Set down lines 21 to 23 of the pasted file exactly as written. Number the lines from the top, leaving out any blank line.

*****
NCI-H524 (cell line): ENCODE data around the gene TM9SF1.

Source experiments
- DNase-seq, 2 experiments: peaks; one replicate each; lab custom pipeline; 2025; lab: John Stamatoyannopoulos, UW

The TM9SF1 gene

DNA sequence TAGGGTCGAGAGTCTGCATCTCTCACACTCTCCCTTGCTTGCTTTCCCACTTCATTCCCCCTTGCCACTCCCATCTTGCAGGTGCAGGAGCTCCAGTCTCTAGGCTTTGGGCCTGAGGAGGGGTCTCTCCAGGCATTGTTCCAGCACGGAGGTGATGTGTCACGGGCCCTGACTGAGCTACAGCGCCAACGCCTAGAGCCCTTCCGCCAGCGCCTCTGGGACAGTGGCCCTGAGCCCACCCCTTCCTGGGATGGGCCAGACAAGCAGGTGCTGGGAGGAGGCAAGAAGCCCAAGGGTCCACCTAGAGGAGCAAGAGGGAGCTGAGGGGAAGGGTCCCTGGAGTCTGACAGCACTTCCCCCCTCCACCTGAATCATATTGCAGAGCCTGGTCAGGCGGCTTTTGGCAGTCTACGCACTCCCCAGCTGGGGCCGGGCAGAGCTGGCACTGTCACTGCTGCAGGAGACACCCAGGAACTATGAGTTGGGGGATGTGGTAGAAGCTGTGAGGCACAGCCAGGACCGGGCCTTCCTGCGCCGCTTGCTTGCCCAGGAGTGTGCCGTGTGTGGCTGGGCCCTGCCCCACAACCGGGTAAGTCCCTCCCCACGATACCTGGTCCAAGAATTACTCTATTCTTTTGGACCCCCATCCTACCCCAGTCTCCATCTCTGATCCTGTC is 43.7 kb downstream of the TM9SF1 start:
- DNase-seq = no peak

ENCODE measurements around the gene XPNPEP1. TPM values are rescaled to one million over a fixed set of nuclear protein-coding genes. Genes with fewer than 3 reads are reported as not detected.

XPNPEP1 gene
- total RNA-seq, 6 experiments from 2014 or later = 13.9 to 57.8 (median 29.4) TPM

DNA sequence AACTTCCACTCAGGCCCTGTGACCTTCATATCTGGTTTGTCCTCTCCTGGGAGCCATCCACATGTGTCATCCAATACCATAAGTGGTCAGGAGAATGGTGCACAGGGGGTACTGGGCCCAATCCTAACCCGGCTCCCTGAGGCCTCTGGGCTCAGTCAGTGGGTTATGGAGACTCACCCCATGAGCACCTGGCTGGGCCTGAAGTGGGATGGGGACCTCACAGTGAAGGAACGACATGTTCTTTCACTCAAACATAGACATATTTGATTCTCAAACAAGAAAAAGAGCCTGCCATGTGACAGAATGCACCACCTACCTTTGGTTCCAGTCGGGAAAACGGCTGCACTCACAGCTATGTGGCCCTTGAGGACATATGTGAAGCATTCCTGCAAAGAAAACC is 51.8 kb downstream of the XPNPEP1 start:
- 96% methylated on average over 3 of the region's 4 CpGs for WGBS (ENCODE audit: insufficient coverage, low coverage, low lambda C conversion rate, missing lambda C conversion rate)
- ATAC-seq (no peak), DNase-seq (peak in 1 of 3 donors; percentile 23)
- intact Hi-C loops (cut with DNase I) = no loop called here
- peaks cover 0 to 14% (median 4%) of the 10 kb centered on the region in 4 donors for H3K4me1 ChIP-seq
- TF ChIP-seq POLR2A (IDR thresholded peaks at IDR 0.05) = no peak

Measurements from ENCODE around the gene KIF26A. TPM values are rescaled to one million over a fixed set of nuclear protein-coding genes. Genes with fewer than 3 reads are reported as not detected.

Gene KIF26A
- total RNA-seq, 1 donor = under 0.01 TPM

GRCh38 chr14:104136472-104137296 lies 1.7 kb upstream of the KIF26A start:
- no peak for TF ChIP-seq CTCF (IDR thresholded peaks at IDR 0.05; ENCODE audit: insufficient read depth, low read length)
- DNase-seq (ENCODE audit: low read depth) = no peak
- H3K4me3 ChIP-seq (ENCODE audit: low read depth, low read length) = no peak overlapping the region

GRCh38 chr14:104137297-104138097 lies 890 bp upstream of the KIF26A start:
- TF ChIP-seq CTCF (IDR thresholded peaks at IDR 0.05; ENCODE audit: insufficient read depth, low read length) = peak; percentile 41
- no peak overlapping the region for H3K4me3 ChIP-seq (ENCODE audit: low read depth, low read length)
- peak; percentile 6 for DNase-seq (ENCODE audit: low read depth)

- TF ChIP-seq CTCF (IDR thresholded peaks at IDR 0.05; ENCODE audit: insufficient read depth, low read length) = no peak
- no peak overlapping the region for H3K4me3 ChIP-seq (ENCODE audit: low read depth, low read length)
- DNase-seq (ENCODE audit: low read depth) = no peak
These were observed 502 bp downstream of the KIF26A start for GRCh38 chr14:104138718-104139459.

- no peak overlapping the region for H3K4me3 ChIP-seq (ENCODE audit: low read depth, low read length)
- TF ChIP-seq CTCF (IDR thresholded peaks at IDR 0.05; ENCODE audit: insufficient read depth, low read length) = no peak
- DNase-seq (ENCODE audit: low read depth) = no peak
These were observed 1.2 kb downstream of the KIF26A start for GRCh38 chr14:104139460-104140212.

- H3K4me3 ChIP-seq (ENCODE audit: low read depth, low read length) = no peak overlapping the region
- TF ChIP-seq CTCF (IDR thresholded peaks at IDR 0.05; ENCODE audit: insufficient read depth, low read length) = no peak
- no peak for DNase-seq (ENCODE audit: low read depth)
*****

- DNase-seq (ENCODE audit: low read depth) = no peak
- H3K4me3 ChIP-seq (ENCODE audit: low read depth, low read length) = no peak overlapping the region

GRCh38 chr14:104137297-104138097 lies 890 bp upstream of the KIF26A start: